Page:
Unfortunately, we are often quick to act like Saul. We see people scattering (though for different reasons than we find in 1 Samuel). The number of people disaffiliating with Christianity (the so-called “nones”) is growing. We are right to be concerned when we see people walk away from the Church. It is appropriate for us to consider whether people are rejecting Christ because we are not representing Him well. Yet, whatever legitimate concerns we may have about people rejecting the faith, it would seem unwise not to encourage obedience.  There is a cost to following Jesus. All those who become disciples of Christ commit to following Him on His terms, not on their own

In the wake of the Unconditional Conference held at Andy Stanley’s Northpoint Church, it seems necessary to underscore the practicality of obedience. In response to Al Mohler’s critiques of the conference, which Mohler describes as “a departure from historic normative biblical Christianity,” Stanley responded saying, “His [Mohler’s] version, this version of biblical Christianity, is why people are leaving Christianity unnecessarily.” He goes on to suggest that Mohler’s Christianity “… causes people to resist Christian faith because they can’t find Jesus in the midst of all the other stuff and all the other theology and all the other complexity that gets glommed onto the message …” 

While I have a number of questions about what Stanley means by “this version of biblical Christianity,” I am primarily concerned with the pragmatic orientation of the response. We should be concerned if we are getting in the way of the message. Yet, we must also recognize that we can only seek to influence the way people respond to us or the Gospel message if we do so on Christ’s terms. While it is appropriate for us to talk about various strategies and approaches (many of which may be faithful), we should not assume that drawing a crowd or being attractive to a certain type of individual is a sure sign that what we are doing is countenanced by God.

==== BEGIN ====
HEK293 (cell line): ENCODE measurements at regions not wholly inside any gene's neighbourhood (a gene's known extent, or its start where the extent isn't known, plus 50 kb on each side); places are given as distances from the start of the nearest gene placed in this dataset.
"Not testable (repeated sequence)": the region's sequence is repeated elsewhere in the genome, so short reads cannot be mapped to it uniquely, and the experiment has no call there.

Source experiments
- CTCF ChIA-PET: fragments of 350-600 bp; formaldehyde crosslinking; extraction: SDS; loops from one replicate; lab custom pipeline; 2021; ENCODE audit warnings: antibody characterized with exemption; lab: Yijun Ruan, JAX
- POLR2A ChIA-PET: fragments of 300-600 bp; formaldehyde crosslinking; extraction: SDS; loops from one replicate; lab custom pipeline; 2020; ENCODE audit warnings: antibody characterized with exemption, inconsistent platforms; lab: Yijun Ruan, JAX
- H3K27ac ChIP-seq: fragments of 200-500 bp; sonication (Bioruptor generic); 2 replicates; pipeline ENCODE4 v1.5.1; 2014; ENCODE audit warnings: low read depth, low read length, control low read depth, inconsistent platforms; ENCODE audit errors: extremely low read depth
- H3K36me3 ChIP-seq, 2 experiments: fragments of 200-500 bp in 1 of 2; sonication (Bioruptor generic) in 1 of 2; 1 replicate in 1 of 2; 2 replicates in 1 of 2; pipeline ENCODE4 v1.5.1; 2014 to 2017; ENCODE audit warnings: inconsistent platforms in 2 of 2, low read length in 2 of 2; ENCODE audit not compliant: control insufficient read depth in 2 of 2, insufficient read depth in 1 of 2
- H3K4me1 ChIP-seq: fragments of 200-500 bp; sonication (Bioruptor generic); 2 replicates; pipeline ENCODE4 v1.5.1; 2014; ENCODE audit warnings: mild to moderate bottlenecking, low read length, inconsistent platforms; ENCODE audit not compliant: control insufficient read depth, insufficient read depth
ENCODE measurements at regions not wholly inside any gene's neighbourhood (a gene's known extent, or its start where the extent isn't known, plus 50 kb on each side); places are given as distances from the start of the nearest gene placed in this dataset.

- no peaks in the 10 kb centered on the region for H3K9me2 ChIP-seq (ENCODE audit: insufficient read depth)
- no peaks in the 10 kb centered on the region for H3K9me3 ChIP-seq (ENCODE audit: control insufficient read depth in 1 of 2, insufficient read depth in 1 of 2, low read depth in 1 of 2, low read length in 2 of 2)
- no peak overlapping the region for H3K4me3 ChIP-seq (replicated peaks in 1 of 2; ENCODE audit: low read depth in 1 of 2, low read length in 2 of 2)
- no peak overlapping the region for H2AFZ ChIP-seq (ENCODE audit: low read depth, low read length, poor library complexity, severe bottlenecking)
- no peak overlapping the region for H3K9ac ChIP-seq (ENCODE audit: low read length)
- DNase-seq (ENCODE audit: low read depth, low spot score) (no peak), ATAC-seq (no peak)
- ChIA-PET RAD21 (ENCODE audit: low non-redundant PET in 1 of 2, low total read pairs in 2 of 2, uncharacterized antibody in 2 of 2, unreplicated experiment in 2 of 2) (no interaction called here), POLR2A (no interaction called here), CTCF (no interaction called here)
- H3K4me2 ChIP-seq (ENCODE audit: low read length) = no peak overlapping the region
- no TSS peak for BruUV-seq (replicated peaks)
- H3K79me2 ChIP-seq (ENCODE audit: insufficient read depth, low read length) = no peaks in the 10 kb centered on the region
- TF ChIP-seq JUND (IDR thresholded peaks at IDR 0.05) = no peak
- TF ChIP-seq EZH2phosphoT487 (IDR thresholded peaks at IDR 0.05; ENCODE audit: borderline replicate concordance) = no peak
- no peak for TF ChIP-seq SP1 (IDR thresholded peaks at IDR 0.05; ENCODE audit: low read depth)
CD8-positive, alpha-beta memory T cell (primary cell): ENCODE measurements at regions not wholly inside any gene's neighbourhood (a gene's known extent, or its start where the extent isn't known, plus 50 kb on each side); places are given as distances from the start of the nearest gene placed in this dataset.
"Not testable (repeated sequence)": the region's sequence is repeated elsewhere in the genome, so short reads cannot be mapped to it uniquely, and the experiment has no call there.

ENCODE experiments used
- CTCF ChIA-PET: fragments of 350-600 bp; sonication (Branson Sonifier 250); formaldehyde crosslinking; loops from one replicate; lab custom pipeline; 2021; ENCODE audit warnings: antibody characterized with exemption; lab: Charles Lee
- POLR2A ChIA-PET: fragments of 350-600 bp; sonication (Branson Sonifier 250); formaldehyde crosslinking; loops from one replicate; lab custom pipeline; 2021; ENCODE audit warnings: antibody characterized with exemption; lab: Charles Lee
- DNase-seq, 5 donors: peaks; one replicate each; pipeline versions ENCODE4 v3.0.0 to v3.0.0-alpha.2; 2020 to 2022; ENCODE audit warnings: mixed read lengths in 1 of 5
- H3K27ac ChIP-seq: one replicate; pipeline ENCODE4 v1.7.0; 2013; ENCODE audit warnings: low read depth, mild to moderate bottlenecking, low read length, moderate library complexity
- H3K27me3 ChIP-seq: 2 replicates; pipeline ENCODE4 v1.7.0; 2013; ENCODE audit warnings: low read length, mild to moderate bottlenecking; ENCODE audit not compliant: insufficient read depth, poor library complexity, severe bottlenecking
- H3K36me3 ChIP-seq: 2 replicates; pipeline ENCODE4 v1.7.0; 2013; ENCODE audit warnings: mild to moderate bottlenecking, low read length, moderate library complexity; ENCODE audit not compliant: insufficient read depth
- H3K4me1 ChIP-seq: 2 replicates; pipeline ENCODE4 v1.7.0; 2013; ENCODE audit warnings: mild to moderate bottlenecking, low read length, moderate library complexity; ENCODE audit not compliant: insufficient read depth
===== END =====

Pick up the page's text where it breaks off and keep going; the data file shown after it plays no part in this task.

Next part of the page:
Jesus included everyone in His ministry. He sought out the lost and the marginalized. He proclaimed the Good News to them. He did not, however, suggest that people could follow Him without committing to a radical change in lifestyle. Jesus included everyone in the proclamation of the Gospel. One did not need to be of a certain status to hear of the Good News. However, Jesus did not include everyone in the Kingdom. Not everyone who heard His message was part of the new body He was forming. We would do well to remember the distinction so that we recognize the practicality of obedience.

Dr. James Spencer currently serves as President of the D. L. Moody Center, an independent non-profit organization inspired by the life and ministry of Dwight Moody and dedicated to proclaiming the Gospel and challenging God’s children to follow Jesus. He also hosts a weekly radio program and podcast titled “Useful to God” on KLTT in Colorado.  His book titled “Christian Resistance: Learning to Defy the World and Follow Jesus” is available on He previously published “Useful to God: Eight Lessons from the Life of D. L. Moody,” “Thinking Christian: Essays on Testimony, Accountability, and the Christian Mind,” as well as co-authoring “Trajectories: A Gospel-Centered Introduction to Old Testament Theology.”